Oninaki is a game that frequently sabotages itself


Oninaki has a complex and interesting relationship with death. For the people living in this realm, death is not just accepted, but sometimes even embraced, as they believe that they will be spirited onto their next life upon their passing. But sometimes people don’t just go peacefully into reincarnation. They have unfinished business, lingering desires, or unbearable pain that prevents them from completing the cycle–and if they can’t find relief, they may transform into terrifying monsters called Fallen. That’s where the Watchers come in. They are a group of humans gifted with the ability to cross into the parallel realm of death, and they must both guide lost souls to their next destination and deal with those who have become Fallen.

This concept is undeniably cool, and it’s ripe for storytelling potential about dealing with the inevitability of death and finding peace and acceptance. The beautiful graphics and world design of Oninaki bolster the intrigue of this setting, too; serene fields, plant-filled marshes, elaborate ruins, and craggy mountains have a zen-like quality to them that feels both contemplative and somber, which contrasts starkly with the crowded, anxious mood of the bustling cities, palaces, and other man-made dungeons and structures. When you “cross the veil” to the realm of the dead to search for lost souls, familiar things immediately transform into an eerie miasma of dark shadows and bright neon lights, giving an otherworldly vibe that really makes you feel like you’ve reached a place far beyond the senses of normal humans. The combination of intriguing setting and visuals really does a lot for Oninaki, and it’s one of its strongest elements. This sounds fantastic on paper, but there’s one big problem: Every Daemon you recruit is extremely weak when you first get them. Daemons level up separately from Kagachi, and only gain combat skills–active and passive, offensive and defensive–through a skill tree that unlocks with weapon stones dropped when using that Daemon. When you first get a Daemon, no matter how far along in the game you are, they have next to no skills and no weapon stones, requiring you to grind with their limited skillset to get them to a point where they are maybe, possibly fun and effective to use.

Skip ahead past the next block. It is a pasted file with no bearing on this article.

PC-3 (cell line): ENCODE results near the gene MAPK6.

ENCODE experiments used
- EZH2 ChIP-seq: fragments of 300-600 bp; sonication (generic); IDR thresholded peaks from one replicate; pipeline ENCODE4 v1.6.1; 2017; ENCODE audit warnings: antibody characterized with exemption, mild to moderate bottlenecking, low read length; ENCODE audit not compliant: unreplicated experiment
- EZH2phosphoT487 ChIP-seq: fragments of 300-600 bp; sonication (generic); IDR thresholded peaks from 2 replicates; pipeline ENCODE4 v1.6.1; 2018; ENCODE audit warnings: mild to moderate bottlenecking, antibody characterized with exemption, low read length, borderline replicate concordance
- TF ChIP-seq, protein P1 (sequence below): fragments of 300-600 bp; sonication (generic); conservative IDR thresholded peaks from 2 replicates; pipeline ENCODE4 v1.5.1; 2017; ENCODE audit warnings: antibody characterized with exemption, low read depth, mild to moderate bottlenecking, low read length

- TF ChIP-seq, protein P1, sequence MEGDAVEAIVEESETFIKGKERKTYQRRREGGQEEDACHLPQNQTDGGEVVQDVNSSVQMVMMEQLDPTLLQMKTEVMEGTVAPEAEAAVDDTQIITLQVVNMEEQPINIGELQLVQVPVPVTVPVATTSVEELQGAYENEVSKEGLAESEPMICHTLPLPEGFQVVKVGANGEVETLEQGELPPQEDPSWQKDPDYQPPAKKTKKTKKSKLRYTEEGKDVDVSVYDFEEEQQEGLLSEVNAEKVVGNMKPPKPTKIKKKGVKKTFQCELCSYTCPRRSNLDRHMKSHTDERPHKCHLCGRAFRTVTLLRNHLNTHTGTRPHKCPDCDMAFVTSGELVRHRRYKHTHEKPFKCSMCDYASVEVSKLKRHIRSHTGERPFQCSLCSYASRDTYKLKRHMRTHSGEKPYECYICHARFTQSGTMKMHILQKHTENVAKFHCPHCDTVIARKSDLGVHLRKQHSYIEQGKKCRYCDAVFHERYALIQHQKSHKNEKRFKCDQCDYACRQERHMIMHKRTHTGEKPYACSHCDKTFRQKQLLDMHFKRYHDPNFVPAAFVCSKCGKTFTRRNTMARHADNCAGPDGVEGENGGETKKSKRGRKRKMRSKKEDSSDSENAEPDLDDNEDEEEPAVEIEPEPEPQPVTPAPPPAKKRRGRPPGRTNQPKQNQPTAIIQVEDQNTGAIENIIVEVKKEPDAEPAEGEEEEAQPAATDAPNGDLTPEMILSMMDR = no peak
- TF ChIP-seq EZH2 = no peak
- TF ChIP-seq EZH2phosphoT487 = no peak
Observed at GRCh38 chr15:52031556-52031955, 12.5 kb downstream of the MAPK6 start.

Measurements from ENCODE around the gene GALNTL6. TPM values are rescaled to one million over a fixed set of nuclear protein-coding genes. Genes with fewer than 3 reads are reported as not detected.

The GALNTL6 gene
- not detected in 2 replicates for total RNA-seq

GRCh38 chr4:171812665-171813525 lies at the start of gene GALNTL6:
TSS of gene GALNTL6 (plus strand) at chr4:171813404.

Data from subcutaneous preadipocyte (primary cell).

Using a powerful Daemon you’ve been putting a lot into, however, makes combat boring, as you’re encouraged to use the same special attacks over and over in hopes that one of them might randomly gain a permanent special attribute. Boss fights can change things up a bit, and there are some genuinely cool and challenging encounters. However, most of the bosses also soak up damage like crazy. Strategy tends to devolve into using attacks with evasive bonuses and quick recovery until you get enough energy to “Manifest” your Daemon for a huge damage boost, then wailing on them with your biggest attacks until that runs out, repeating until dead and hoping you have enough healing incense to make up for mistakes. Oninaki is a game that frequently sabotages itself. Its beautiful environments and mood are dampened by annoying hordes of samey enemies. Its amazing concept and world design are wasted on a story that’s poorly paced and doesn’t give you an adequate reason to care. Its varied and interesting combat styles get dragged down by the need to grind Daemons and uneven difficulty overall. There’s certainly some beauty to be found in Oninaki’s tragic world, but these flaws make this a circle of life that you can skip over.

Oninaki, #xgamezones

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